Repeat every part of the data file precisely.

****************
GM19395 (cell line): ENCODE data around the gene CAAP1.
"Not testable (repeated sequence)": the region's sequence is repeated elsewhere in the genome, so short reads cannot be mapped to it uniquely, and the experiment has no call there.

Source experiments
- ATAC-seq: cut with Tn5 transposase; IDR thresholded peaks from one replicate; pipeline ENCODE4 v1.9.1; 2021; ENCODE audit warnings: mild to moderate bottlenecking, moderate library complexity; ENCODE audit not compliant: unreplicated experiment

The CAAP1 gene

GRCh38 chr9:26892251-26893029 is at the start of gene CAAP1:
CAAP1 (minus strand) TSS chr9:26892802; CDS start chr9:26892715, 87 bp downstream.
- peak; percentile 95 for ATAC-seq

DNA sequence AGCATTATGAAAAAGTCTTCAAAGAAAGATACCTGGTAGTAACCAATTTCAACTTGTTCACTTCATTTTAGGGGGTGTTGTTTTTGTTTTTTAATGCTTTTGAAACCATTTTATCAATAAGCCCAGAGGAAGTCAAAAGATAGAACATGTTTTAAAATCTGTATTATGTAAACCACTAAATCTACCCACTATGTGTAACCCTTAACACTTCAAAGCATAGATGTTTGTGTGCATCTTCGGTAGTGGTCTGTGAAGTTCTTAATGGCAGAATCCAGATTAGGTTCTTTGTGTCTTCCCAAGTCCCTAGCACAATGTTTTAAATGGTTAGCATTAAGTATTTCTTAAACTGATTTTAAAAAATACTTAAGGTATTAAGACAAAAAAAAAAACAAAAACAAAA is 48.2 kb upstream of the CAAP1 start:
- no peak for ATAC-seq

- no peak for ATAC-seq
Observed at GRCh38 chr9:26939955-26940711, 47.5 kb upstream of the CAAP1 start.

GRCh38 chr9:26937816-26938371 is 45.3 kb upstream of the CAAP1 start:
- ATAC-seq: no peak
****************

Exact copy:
GM19395 (cell line): ENCODE data around the gene CAAP1.
"Not testable (repeated sequence)": the region's sequence is repeated elsewhere in the genome, so short reads cannot be mapped to it uniquely, and the experiment has no call there.

Source experiments
- ATAC-seq: cut with Tn5 transposase; IDR thresholded peaks from one replicate; pipeline ENCODE4 v1.9.1; 2021; ENCODE audit warnings: mild to moderate bottlenecking, moderate library complexity; ENCODE audit not compliant: unreplicated experiment

The CAAP1 gene

GRCh38 chr9:26892251-26893029 is at the start of gene CAAP1:
CAAP1 (minus strand) TSS chr9:26892802; CDS start chr9:26892715, 87 bp downstream.
- peak; percentile 95 for ATAC-seq

DNA sequence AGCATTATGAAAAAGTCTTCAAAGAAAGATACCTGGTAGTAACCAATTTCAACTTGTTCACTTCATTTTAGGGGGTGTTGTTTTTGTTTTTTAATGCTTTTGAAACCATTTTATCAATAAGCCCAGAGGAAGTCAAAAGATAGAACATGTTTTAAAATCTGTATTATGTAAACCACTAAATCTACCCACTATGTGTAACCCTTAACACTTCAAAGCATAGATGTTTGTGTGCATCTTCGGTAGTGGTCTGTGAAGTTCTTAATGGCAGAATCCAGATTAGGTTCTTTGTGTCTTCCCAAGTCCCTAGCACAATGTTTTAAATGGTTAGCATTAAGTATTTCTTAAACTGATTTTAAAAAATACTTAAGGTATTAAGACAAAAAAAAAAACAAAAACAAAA is 48.2 kb upstream of the CAAP1 start:
- no peak for ATAC-seq

- no peak for ATAC-seq
Observed at GRCh38 chr9:26939955-26940711, 47.5 kb upstream of the CAAP1 start.

GRCh38 chr9:26937816-26938371 is 45.3 kb upstream of the CAAP1 start:
- ATAC-seq: no peak